Opinions - 23.04.2014 - 00:00 

Fairness between young and old

Solidarity between the generations fluctuates like the economic cycle. Today’s young people inherit money and crises. Fairness between the generations is in demand more than ever before, writes HSG sociologist Franz Schultheis.


25 April 2014. The conflict between generations and solidarity between the generations are two sides of the same coin: depending on the socio-historical context, the economic situation and the societal climate, one or the other prevails. Judging from the public debate, the different generations appear to view each other as opponents rather than partners at present. Overageing and the predicted collapse of the social systems are unsettling young and old in equal measure.

Unequal “life opportunities”
Studies in social science support the proposition that today’s young generation find it rather difficult to realise the “life opportunities” that were offered to their parents’ generation in terms of professional careers, standard of living and the predictability of biographical blueprints.

This appears to raise a new “social issue”: the issue of justice or fairness between the generations. What do we understand by it? The French sociologist Marcel Mauss saw in principle that each generation would have to leave to the following generation at least that which it had inherited from its precursors – an anthropological constant of the “ethics of intergenerational relations”.

Justice between the generations reaches its limits
Intergenerational relations are characterised by the fact that in this context, the issue of justice cannot be determined on the basis of the otherwise most elementary form of justice, i.e. reciprocity. I cannot return to my father and mother what they have given to me. This is why Mauss speaks of indirect reciprocity here: do whatever your father and mother did for you, for your own children.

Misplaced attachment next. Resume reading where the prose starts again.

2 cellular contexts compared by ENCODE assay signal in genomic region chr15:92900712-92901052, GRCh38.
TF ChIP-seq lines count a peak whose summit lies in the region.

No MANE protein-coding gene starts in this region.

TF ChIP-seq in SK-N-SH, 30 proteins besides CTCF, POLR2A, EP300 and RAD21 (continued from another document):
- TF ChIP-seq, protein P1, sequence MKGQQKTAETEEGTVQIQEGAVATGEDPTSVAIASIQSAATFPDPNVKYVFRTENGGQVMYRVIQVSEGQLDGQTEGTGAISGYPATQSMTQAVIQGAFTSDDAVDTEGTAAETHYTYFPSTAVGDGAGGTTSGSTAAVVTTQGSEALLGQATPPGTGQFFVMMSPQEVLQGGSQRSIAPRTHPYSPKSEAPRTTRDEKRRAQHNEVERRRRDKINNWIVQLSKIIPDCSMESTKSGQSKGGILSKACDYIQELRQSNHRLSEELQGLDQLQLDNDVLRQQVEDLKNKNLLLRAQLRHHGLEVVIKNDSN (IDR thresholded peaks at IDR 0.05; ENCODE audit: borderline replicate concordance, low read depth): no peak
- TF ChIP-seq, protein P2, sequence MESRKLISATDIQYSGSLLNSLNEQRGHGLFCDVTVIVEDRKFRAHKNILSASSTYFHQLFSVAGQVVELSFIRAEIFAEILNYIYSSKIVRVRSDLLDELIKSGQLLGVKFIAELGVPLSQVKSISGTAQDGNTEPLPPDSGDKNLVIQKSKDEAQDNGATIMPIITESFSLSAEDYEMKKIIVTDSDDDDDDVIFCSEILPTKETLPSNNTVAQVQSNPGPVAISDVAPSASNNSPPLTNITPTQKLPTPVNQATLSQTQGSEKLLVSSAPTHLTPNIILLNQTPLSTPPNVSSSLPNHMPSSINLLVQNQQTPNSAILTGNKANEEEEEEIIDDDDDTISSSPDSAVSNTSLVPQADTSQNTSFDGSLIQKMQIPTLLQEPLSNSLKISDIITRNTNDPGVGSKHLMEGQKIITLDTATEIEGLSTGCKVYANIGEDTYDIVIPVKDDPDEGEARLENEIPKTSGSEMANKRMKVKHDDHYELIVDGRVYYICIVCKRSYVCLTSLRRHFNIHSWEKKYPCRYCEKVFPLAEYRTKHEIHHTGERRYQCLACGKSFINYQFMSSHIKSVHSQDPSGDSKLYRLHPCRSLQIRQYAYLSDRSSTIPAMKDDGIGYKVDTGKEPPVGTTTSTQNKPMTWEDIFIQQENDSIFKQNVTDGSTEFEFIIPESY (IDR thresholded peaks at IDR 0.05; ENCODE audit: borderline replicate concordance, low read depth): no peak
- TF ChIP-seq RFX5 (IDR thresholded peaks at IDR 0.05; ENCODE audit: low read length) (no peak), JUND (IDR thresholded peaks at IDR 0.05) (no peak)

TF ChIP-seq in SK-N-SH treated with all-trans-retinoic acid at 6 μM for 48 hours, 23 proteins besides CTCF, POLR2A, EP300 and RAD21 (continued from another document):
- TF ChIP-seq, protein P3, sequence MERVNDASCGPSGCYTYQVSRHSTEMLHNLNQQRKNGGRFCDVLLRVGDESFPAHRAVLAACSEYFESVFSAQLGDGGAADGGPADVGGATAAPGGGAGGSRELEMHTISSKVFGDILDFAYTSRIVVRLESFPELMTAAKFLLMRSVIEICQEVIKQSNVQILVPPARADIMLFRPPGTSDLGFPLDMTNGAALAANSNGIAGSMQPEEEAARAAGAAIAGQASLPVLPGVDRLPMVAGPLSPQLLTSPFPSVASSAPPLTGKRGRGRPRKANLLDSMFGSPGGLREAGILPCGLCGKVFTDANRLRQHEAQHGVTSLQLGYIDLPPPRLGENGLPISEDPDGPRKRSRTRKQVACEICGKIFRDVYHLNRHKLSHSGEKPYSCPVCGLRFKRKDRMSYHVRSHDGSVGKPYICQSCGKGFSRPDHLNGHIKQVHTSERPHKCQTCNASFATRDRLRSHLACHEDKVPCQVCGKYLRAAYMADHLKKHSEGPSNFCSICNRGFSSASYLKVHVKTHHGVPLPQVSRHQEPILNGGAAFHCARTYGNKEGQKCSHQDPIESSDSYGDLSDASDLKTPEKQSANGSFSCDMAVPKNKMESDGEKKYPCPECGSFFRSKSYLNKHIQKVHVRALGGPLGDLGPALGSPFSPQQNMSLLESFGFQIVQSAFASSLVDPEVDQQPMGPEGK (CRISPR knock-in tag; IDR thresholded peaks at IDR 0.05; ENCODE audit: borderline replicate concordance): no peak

This is where the first fundamental problem already arises: in times of increasing childlessness, this formula of justice between the generations obviously reaches its limits. In Germany, for instance, almost one couple in three remains childless for life; in almost all western societies, the birth rate is far below the net reproduction rate.

Yet the issue is much more complex: what we see today is configurations of intergenerational relations that appear to be contradictory. For one thing, never before has any young generation come into an even remotely comparable inheritance of economic wealth than is the case today.

Jeunesse dorée inherits money and crises

The capital accumulated by the preceding generation which today’s youth may expect qua intergenerational inheritance makes them appear to be a jeunesse dorée. But all that glitters is not gold. They are also left a crisis-torn, deregulated economic system, whose medium-term, let alone longer-term future can no longer be predicted even by specialists, and is contributing towards the radical uncertainty of future perspectives.

Added to this, there are a great number of global risks such as environmental problems and growing social tensions, a consequence of the increasing distributions of unequal life opportunities in the north-south and west-east divides. In many present-day societies, also in European ones, more than 50 per cent of people under 25 are unemployed and thus cut off from all essential resources and socially excluded.

The looming future scenarios make the inheritance of material goods promised to the privileged categories of the young generation appear highly precarious and fragile: a kind of poisoned gift. It may well be symptomatic of this situation that today’s societal debates about justice between generations largely focus on problems of the distribution of credit and debit in the field of pension funding and payment. The genuinely worrying issues are frequently lost in the hurly-burly of day-to-day politics.

Picture: Photocase / *Bonsai*

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